As the world ponders the future role and potential impact of artificial intelligence, visual artists are engaged in their own questions and concerns about how AI will change their work. Artists tend to be innovators and early adopters when new technologies emerge, and so many of them have been experimenting with AI.
This is not the first time the art world has grappled with issues of authenticity that arise when a new technology enters the fray. The invention of the camera in 1816 inspired its own doomsayers who considered a photograph an inferior artistic object. Many skeptics believed the camera could only capture reality and not subjectively render it, as a painter would.
Decades later, Photoshop, color photography and digital cameras had their own skeptics among art world purists.
“People blow the implications of a new technology or tool out of proportion,” noted Austell-based artist Evan Jones. “I guess sculptors are out of a job now that 3D printers have been invented? Hardly. Painters are still around even though there are cameras.”
In many ways, AI image generators like Stable Diffusion, Midjourney and DALLE-E 2 represent the astounding possibilities of a technology that recasts a world of our own creation in startling new form.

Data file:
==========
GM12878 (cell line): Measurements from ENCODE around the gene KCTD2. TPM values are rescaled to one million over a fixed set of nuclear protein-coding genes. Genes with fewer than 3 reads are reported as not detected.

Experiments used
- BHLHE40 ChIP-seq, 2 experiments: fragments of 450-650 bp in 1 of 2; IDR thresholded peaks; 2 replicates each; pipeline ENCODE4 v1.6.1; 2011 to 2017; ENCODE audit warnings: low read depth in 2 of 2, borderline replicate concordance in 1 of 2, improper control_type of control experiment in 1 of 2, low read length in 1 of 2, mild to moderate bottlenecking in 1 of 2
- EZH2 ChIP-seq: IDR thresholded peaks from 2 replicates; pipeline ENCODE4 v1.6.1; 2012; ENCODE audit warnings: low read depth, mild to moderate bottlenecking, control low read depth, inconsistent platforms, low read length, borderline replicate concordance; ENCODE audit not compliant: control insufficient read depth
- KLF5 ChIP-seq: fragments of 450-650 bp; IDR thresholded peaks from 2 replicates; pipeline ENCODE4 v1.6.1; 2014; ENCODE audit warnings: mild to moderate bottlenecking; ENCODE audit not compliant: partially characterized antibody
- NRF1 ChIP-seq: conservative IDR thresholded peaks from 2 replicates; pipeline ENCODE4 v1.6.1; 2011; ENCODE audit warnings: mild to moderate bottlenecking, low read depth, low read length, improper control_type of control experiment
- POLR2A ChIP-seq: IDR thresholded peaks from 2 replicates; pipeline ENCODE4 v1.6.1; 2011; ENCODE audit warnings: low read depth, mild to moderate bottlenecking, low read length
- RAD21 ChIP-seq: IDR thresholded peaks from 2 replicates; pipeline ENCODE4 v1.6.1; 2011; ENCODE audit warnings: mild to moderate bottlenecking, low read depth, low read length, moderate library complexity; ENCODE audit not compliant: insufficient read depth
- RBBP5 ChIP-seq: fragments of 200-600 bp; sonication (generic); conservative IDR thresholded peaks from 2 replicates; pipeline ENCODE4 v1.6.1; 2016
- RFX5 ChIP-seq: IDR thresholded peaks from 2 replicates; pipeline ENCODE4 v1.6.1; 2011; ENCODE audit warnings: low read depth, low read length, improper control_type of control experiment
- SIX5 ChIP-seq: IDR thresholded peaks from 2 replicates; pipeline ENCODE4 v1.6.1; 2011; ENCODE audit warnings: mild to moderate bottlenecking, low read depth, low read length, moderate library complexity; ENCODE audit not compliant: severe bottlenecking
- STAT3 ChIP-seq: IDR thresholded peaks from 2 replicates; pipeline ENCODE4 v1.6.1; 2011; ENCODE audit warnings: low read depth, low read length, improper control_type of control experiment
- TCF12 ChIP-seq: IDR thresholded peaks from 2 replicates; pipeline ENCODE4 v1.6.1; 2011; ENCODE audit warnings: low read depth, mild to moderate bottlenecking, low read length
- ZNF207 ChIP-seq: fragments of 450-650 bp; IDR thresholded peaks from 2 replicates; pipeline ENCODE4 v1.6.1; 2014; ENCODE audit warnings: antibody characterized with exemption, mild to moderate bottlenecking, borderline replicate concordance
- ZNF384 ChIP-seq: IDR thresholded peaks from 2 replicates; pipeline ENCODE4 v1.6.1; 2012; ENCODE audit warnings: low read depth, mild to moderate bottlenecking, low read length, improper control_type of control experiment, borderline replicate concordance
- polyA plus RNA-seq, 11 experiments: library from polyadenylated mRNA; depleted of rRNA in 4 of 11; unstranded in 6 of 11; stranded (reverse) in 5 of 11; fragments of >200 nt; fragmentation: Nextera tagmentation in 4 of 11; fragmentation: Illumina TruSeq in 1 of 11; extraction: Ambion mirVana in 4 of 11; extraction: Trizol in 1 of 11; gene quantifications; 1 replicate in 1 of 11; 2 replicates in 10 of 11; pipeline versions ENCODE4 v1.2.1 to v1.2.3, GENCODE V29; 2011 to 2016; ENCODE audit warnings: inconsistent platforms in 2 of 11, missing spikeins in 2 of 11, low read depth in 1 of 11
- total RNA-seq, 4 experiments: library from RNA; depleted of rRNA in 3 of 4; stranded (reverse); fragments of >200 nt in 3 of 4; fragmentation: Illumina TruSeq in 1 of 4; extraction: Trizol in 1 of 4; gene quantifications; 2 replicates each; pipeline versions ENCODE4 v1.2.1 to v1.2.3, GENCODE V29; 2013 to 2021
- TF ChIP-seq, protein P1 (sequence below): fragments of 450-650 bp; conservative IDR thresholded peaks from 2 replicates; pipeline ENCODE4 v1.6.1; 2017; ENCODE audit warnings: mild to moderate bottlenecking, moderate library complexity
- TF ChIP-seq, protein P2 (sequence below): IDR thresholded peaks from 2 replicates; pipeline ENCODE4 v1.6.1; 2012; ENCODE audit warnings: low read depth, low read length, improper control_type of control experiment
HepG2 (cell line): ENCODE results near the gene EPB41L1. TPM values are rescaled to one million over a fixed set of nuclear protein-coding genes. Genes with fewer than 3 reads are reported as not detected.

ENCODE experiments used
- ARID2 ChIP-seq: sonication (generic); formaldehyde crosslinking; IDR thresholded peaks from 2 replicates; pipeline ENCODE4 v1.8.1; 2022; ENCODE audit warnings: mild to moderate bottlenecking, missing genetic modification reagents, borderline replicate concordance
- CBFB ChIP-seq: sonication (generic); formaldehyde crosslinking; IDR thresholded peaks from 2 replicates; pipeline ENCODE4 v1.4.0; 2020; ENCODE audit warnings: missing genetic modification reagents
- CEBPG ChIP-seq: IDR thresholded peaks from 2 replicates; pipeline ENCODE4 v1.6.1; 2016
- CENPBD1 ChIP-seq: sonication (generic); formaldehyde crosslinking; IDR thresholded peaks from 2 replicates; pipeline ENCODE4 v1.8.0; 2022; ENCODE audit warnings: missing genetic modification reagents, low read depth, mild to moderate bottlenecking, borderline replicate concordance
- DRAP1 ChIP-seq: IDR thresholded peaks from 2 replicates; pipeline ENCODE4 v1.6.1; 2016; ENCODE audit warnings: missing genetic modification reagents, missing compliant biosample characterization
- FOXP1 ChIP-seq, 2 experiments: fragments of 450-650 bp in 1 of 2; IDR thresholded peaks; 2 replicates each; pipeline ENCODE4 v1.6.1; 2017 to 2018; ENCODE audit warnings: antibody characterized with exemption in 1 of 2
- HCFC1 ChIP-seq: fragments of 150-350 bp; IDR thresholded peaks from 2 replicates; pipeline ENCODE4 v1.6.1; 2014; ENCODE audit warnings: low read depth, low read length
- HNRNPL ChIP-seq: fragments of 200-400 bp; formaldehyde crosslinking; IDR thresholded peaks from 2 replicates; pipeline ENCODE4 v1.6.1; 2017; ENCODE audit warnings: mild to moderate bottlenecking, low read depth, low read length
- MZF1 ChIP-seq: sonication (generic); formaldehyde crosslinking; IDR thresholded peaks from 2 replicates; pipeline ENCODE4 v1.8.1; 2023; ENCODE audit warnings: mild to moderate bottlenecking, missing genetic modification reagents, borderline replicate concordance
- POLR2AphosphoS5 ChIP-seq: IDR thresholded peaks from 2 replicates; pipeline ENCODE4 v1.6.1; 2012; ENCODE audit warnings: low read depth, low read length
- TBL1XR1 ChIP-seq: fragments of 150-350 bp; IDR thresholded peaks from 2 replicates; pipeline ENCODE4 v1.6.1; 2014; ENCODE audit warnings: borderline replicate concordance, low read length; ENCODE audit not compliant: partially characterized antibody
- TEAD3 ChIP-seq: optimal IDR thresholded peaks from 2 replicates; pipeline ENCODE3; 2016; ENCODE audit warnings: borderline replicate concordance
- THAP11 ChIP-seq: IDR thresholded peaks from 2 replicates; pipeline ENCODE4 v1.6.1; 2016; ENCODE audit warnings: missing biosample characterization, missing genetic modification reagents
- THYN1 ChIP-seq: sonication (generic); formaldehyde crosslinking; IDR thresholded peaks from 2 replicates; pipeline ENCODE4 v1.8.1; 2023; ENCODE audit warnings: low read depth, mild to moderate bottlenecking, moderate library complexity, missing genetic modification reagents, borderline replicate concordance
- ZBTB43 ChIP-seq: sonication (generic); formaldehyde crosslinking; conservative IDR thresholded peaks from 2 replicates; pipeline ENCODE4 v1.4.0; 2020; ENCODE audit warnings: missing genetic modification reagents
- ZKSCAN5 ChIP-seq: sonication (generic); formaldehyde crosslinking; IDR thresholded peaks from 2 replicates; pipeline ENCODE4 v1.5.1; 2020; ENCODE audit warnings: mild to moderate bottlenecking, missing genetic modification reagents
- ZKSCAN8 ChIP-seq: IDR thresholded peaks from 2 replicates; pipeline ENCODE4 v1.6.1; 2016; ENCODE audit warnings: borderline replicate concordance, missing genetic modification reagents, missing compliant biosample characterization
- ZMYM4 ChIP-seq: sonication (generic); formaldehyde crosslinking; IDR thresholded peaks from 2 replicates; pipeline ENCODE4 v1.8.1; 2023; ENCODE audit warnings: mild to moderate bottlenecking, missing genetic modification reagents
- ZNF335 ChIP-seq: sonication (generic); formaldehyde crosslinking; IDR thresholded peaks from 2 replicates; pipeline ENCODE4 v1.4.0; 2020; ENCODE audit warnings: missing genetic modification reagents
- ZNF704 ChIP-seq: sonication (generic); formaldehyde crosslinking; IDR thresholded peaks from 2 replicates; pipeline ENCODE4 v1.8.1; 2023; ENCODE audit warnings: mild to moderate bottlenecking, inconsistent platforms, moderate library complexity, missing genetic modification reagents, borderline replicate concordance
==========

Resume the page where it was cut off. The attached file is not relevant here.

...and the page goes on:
By feeding text prompts into those AI image generators, artists can pull from billions of online images. The results are strange collisions of bodies, landscapes, facial features and reshaped, reimagined images of our physical world. These AI-generated images feel like the internet’s subconscious bubbling up a strange, transmogrified new reality.
Alex Kvares, formerly of Atlanta but now based in New York, likens the process of feeding text into AI image generators to the dopamine-rush of gambling. Using AI image generators is, he says, “weirdly addictive.”
Working from home, or even on the subway, Kvares feeds prompts like “muppets” or “transparent flesh” and the names of character actors like Amanda Plummer and Wallace Shawn into his preferred AI tool Stable Diffusion XL. Then he watches the uncanny, often shocking images that are returned. His haiku-like strings of words generate genuinely unsettling visuals where the human and the animal blend, where mayhem reigns and sinew and guts are worn outside the body instead of beneath the skin.
In many ways, the disturbing, anarchic images look very much like the delicate, finely wrought, anarchic drawings that Kvares did before he began experimenting with AI.
“My goal is as much to confuse the AI as to make something I want,” said Kvares of his methodology. “That’s where it gets interesting.”
He will exhibit his AI work at Art Basel Miami Beach in December and in an online exhibition in January on the mepaintsme.com website. The AI images he has shared on Instagram have generated conversation among fellow artists, as well as moments of skepticism. One Instagram viewer commented: “Sell. Out.”
For Kvares, there is no real moral dilemma or controversial take on his use of AI in his art making.